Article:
government as the secesh, and between the two I like the secesh best, because they are a brave, open enemy, and not a set of sneaking, croaking scoundrels. I believe a diversion at Haynes' Bluff is proper and right, and will make it, let whatever reports of repulse be made. The Choctaw is here, and you will hear commanding at Haynes' Bluff to-morrow and the day after.
With great respect,
W. T. SHERMAN.
HEADQUARTERS Fifteenth ARMY CORPS, Camp before Vicksburg, April 28, 1863.
Major T. S. BOWERS, Adjutant, Headquarters General Grant:
DEAR MAJOR: I go up the Yazoo to-morrow to make a diversion in Grant's favor. It is important that the general should know all that is transpiring here. Send him by courier the letter which comes with this, and, if anything comes for me, open the letters, show them to Steele or send them up the Yazoo, according to contents. I will be there three days, at least. In that time I hope to make the enemy move many troops, which otherwise would be moving against Grant at Grand Gulf.
W. T. SHERMAN.
[NEAR Vicksburg, April 28, 1863.]
General F. P. BLAIR:
DEAR GENERAL: I copy part of a letter received in the night from General Grant. In case of a demonstration on Haynes' Bluff, I will want the SECOND DIVISION in to make it, but you will perceive the inglorious nature of it. I will go up to see Breese, and also to increase the efforts on the road, a copy of which order you will also see. In case of a demonstration, the men composing the expedition should have simply two days' rations on their persons. I will not resolve on it till I see what boats the navy has available.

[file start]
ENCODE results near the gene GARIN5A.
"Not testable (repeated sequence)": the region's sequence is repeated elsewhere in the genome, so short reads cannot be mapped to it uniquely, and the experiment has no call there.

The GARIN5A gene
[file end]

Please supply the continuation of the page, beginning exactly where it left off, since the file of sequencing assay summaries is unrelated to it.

The effect of a heavy demonstration in that direction (Haynes') would be good, so far as the enemy are concerned, but I am loth to order it, because it would be so hard to make our troops understand that only a demonstration was intended, and our people at home would characterize it as a repulse. I therefore leave it to you whether to make such a demonstration. If made at all, I would advise that you publish your order beforehand, stating that a reconnaissance in force was to be made for the purpose of calling the enemy's attention from our movements south of Vicksburg, and not with any expectation of attacking. I shall probably move on Grand Gulf to-morrow.
U. S. GRANT.
The effect on our troops would be bad. The dear people would be encouraged by a new repulse, and it is too late to have any effect on Grand Gulf.
A demonstration to be converted into a real attack would probably succeed now, but it won't do to make a foothold at Haynes' Bluff and Grand Gulf too. I will see what Breese has, and also at Milliken's Bend, and be back about 12 noon.